SOURCE: U.S. Intellectual History Blog
by L.D. Burnett
"Do you have any idea how many works of history written since the 18th century use the word 'civilization' as if it were a natural category of thought not only for us but also for all who came before us?"
by Guy D Middleton
The idea that the Maya or Easter Islanders experienced an apocalyptic end makes for good television but bad archaeology.
by Ian Reifowitz
Photo credit: Flickr/_Matt_T_After protracted, months-long negotiations, Kosovo and Serbia recently agreed to a compromise on sovereignty and autonomy that would end two decades of conflict. In extinguishing the last embers of war in what was Yugoslavia -- the volatile, ethnically divided nation where the assassination of an Austrian archduke launched World War I, and where civil war throughout the nineties led to ethnic cleansing and other atrocities -- Europe is nearing the end of its long journey to overcome its tribal enmities and build a cohesive, peaceful civilization.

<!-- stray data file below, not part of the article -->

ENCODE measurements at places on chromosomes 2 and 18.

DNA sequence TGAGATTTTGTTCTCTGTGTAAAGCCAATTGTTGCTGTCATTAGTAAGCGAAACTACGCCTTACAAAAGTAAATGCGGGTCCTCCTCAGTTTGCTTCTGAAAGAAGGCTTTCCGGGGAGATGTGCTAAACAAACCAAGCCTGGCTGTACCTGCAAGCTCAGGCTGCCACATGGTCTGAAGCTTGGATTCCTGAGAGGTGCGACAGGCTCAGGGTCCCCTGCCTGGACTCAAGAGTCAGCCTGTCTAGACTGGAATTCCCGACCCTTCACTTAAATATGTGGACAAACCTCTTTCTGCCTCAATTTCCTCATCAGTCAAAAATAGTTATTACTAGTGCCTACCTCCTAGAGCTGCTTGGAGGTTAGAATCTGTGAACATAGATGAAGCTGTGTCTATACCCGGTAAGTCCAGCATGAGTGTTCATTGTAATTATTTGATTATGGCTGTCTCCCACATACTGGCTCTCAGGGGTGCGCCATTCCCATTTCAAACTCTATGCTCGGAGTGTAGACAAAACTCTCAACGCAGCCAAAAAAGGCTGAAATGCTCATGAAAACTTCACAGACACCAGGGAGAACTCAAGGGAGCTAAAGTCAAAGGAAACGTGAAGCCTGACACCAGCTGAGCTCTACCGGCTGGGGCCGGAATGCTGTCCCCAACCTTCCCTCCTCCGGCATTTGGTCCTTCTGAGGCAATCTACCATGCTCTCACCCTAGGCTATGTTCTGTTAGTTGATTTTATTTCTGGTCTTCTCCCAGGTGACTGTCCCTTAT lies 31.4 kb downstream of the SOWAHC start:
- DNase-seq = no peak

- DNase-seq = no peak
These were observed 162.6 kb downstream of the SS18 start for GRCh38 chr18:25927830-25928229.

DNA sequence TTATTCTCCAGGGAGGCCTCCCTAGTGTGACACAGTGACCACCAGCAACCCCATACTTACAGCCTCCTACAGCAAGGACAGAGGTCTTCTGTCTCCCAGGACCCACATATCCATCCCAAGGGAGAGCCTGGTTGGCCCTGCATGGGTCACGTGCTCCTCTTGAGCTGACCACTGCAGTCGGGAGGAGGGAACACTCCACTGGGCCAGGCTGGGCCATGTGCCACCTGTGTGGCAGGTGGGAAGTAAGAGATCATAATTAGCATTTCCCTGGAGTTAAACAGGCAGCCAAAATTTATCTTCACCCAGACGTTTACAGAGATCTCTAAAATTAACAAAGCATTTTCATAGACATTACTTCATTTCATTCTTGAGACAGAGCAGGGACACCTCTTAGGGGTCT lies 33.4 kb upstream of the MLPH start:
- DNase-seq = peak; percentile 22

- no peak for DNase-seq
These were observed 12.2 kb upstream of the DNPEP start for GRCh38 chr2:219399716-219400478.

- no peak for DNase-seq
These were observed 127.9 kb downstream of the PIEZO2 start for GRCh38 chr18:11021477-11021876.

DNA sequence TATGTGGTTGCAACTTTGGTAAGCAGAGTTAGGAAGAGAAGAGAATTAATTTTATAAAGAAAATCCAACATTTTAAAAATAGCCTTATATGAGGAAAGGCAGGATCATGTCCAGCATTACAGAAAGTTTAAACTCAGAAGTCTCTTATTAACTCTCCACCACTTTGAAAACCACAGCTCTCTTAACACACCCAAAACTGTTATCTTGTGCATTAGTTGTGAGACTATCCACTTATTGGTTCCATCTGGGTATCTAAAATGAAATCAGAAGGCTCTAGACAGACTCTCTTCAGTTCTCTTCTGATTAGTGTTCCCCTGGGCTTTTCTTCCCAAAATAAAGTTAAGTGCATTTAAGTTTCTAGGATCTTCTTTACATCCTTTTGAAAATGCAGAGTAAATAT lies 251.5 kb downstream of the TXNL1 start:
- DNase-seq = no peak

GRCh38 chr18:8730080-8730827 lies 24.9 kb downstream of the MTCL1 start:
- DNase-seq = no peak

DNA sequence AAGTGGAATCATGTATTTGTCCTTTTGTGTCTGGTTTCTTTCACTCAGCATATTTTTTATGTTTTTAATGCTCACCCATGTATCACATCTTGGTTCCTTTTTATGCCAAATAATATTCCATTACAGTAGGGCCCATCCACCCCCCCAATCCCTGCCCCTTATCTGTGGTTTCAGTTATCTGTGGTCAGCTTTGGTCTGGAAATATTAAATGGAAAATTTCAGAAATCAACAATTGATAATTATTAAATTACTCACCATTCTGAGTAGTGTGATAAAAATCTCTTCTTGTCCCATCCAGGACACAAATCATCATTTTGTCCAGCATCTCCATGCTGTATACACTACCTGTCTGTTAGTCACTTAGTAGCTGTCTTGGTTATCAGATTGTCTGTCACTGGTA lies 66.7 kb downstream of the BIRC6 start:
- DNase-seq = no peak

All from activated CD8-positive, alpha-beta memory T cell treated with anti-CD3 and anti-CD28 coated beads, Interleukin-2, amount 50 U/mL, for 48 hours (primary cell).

Jeffrey P. Kahn, a clinical associate professor of psychiatry at New York-Presbyterian Hospital, is the author of “Angst: Origins of Anxiety and Depression.”HUMAN beings are social animals. But just as important, we are socially constrained as well.We can probably thank the latter trait for keeping our fledgling species alive at the dawn of man. Five core social instincts, I have argued, gave structure and strength to our primeval herds. They kept us safely codependent with our fellow clan members, assigned us a rank in the pecking order, made sure we all did our chores, discouraged us from offending others, and removed us from this social coil when we became a drag on shared resources.Thus could our ancient forebears cooperate, prosper, multiply — and pass along their DNA to later generations.
SOURCE: The Daily Beast
What’s your big idea?The big idea is that geography explains why the West rules the world—and why its domination may not last much longer.There are two sides to the story.First, geography determines how societies develop. The world’s first complex societies appeared toward the Western end of the Old World (around 9000 BC), because, thanks to geography, more plants and animals that could be domesticated had evolved there than anywhere else on earth. Geography dictated that East Asia had fewer potentially domesticable plants and animals.
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